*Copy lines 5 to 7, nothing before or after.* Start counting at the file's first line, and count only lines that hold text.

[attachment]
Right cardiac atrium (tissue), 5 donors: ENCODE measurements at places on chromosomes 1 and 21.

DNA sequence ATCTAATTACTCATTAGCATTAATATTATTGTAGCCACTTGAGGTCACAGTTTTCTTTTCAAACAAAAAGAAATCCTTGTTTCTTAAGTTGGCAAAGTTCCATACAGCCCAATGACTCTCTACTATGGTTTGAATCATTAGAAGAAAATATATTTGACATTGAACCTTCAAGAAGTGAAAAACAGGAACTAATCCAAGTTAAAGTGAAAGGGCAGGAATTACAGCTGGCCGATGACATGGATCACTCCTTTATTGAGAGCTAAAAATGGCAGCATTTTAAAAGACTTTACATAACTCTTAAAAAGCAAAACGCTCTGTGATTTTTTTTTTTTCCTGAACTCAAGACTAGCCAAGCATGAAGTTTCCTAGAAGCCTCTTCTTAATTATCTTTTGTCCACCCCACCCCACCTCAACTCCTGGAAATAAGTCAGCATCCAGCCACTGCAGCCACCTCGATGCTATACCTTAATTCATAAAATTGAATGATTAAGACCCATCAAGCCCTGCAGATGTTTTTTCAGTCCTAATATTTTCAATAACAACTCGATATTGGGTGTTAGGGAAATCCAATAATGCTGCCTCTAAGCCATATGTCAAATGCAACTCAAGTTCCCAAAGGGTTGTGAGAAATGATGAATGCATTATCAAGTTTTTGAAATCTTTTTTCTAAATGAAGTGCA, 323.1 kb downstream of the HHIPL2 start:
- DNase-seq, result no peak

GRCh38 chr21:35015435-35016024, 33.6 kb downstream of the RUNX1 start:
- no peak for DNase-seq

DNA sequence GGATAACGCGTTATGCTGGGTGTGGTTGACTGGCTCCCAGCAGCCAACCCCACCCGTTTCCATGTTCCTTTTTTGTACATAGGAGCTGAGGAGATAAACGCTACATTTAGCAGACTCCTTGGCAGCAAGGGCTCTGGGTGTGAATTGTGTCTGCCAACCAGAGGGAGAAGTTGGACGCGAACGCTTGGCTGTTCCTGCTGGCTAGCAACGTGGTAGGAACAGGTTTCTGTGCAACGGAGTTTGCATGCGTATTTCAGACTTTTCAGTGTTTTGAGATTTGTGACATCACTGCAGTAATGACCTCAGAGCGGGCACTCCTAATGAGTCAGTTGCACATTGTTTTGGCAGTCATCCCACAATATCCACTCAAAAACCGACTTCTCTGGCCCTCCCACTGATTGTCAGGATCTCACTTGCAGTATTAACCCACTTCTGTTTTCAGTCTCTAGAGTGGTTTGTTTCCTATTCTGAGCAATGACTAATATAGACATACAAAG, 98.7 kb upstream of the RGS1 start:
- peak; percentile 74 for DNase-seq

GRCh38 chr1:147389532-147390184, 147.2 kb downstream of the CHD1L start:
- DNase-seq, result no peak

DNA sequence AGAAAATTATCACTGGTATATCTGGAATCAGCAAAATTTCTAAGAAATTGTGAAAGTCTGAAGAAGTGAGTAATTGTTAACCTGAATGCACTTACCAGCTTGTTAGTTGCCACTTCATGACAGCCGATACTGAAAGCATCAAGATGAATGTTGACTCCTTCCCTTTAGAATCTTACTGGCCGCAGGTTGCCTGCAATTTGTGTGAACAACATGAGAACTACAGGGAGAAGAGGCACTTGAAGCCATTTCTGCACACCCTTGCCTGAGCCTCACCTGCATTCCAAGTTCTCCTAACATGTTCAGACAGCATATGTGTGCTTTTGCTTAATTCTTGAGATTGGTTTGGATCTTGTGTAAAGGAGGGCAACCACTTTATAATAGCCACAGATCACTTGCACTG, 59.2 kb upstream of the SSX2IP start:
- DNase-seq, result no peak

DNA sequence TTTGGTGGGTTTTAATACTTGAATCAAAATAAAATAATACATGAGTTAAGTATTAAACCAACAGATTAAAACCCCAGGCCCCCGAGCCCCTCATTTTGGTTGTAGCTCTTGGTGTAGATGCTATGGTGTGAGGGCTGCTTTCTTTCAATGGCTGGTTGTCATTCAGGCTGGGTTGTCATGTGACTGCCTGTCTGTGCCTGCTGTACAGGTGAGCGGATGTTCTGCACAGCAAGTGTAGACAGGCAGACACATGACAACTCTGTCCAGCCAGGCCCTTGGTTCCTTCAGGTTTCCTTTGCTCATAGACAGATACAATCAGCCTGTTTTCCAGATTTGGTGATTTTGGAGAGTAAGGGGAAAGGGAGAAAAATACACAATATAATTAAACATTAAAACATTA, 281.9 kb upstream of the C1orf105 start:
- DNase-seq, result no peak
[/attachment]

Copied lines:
- no peak for DNase-seq

DNA sequence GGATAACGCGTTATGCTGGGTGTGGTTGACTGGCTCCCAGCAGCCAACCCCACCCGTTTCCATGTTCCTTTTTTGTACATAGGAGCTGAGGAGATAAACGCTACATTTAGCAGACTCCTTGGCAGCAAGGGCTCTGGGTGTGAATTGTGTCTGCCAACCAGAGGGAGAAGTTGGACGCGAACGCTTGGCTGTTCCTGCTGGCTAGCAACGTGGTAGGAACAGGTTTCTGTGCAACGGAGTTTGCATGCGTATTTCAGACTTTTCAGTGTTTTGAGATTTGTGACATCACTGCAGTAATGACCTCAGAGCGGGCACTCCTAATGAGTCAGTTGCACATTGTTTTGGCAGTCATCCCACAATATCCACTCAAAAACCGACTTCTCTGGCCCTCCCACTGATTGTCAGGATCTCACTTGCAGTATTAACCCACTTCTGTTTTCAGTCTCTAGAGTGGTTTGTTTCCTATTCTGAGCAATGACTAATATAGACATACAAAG, 98.7 kb upstream of the RGS1 start:
- peak; percentile 74 for DNase-seq